Antonin Baudry slips into a room under construction on the ground floor of the Cultural Services of the French Embassy on 5th Avenue. Half a dozen workers are at the ready to finish Albertine, the much anticipated bookstore that the Embassy will open to the public on September 27. The diplomat sneaks into a narrow staircase, barred by a plastic sheet. Upstairs, a circular painting of the solar system and the Milky Way spans across the ceiling. “It will be moving. When the first people come to see the books, it will really be something”, said the culture advisor, who has developed the project.
Albertine will be the first French and Francophone bookshop since the closure in 2009 of the Librairie de France, at the Rockefeller Center, primarily on account of high rent prices. No less than 14,000 works in French or in the English translation will be available. Among them will be old books, rare or very rare books (the oldest dating from 1571), children’s books (including Babar), classics, new titles…
But not Merci pour ce moment, the book by for French First Lady Valérie Trierweiler which divides bookstores in France. “We will order books that people want. That’s not the problem. But we will not put it on a display” Antonin Baudry points out, insisting on the non-commercial nature of the future space.
Albertine has been slow to arrive. The project, followed by Nicolas Sarkozy himself, was ongoing through the political change of power in France in 2012. Procuring permits delayed its opening, originally scheduled for Fall 2013.
In order to open, 5.3 million dollars has been raised from companies and sponsors like Total Corporate Foundation, LVMH, Van Cleef & Arpels, Air France amd Lalique. Albertine employs three people, including Francois Xavier Schmit, founder of the Toulouse library L’Autre Rive, recruited to take charge of the management.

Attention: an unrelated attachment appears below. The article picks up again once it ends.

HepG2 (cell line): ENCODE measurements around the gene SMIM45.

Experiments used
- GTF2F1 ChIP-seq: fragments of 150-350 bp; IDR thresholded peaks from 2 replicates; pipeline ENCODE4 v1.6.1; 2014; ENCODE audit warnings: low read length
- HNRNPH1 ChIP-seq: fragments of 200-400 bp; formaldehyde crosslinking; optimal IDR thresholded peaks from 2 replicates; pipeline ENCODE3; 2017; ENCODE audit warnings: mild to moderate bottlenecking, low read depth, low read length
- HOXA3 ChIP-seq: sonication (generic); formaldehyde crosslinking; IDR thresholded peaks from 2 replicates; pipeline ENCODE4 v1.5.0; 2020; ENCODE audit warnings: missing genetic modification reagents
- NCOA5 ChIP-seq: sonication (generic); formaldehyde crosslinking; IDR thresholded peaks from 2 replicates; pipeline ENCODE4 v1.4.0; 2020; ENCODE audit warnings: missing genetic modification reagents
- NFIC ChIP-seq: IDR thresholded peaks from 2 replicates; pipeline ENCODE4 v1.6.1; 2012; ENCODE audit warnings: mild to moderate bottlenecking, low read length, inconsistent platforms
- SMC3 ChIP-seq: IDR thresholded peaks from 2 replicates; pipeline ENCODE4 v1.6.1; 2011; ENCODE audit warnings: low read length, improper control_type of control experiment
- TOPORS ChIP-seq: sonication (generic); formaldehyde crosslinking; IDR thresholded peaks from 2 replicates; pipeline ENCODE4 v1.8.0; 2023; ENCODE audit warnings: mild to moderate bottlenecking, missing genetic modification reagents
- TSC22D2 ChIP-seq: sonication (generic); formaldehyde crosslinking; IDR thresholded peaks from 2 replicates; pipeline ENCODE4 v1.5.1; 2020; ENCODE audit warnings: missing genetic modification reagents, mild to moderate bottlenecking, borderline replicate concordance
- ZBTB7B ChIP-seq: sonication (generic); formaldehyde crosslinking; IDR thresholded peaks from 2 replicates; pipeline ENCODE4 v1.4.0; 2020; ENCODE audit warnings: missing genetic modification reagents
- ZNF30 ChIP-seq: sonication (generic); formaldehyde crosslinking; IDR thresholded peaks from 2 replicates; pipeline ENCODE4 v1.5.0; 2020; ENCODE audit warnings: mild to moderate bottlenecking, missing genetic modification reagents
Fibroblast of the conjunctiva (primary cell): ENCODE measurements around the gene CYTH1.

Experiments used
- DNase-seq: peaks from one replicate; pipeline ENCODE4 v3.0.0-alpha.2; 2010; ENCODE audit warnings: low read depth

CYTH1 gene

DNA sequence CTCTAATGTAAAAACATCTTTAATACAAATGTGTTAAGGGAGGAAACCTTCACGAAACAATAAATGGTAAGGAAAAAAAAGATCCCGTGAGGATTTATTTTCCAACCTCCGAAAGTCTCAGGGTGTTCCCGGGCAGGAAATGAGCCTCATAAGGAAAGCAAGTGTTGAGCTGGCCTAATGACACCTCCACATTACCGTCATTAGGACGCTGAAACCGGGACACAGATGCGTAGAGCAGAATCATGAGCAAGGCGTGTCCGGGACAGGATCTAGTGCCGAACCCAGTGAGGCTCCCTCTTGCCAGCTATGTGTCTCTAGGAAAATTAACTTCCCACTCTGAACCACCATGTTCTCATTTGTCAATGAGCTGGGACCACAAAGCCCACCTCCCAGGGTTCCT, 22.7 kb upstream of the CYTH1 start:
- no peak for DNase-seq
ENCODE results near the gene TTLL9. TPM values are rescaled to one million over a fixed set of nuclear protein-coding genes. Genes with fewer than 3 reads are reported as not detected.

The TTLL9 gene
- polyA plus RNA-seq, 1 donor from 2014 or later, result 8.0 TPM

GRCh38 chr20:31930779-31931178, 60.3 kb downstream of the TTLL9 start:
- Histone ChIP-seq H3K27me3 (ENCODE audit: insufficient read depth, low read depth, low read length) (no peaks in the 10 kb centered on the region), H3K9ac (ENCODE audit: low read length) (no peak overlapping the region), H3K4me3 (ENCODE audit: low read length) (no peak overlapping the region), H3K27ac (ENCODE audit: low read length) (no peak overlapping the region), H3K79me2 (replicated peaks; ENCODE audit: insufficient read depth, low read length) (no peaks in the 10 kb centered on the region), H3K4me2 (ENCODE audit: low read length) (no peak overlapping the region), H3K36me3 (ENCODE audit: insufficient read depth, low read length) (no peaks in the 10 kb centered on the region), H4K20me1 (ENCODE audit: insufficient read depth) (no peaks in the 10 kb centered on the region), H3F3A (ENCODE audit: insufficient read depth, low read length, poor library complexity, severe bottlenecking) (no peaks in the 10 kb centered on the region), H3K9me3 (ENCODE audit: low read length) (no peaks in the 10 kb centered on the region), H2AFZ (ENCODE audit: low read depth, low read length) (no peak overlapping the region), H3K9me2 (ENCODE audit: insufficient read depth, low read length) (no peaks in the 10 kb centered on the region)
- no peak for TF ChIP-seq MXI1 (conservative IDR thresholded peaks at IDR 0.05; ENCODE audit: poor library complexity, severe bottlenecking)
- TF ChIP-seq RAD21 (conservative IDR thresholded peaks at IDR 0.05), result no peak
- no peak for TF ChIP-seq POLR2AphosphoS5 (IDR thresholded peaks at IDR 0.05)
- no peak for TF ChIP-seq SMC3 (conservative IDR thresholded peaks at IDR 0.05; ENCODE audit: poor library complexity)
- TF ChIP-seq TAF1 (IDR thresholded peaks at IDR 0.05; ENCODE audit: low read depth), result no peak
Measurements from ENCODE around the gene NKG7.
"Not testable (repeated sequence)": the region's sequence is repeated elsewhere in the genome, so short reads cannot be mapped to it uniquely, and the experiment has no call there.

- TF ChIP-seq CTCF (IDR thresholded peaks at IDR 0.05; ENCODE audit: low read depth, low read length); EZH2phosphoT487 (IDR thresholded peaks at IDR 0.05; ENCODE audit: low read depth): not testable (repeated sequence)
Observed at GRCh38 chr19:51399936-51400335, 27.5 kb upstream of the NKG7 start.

“It will cost the French taxpayer nothing” , assures Antonin Baudry, who explains that the running costs will be covered by the sale of books. Contrary to the Librairie de France, killed by a severe increase of rent, “we don’t pay rent” he mentions, “which is a major asset in New York”. As for prices? “We will try to stick to French prices, to be as cheap as possible by playing on several supply circuits and by negotiating with editors”.
The bookstore will be officially inaugurated by French foreign minister Laurent Fabius on September 26. He will participate in a debate over climate change with Charles Ferguson, the director and producer of Inside Job, the documentary on the financial crisis. Another highlight: the organization of a festival from October 14 – 19, which will bring together French and American thinkers such as the creator of the series Mad Men Matthew Weiner, writer Emmanuel Carrère, mathematician Cédric Villani, the Nobel Prize for Economics recipient Joseph Stiglitz, director Olivier Assayas, and the cartoonist and director Marjane Satrapi.
“We want to be more than a bookstore”, stresses Antonin Baudry, “Bookstores that hold up are not simply bookstores. There will be discussions, book signings, meetings with thinkers, filmmakers … “.
For now, the library will allow Cultural Services to stay at 972 5th Avenue, in a private mansion dating from 1902, at a time when the French state is multiplying the sale of its properties in New York (the apartment of the French Ambassdor to the UN and a townhouse at 1143 5th Avenue). “The building is no longer for sale”, clarifies Antonin Baudry, “Giving it a new life, a breath of fresh air is something that eternalizes it. We’ve gone from an administrative building, closed, to a place of culture open to the public. It’s a validation of the heritage of the French state.”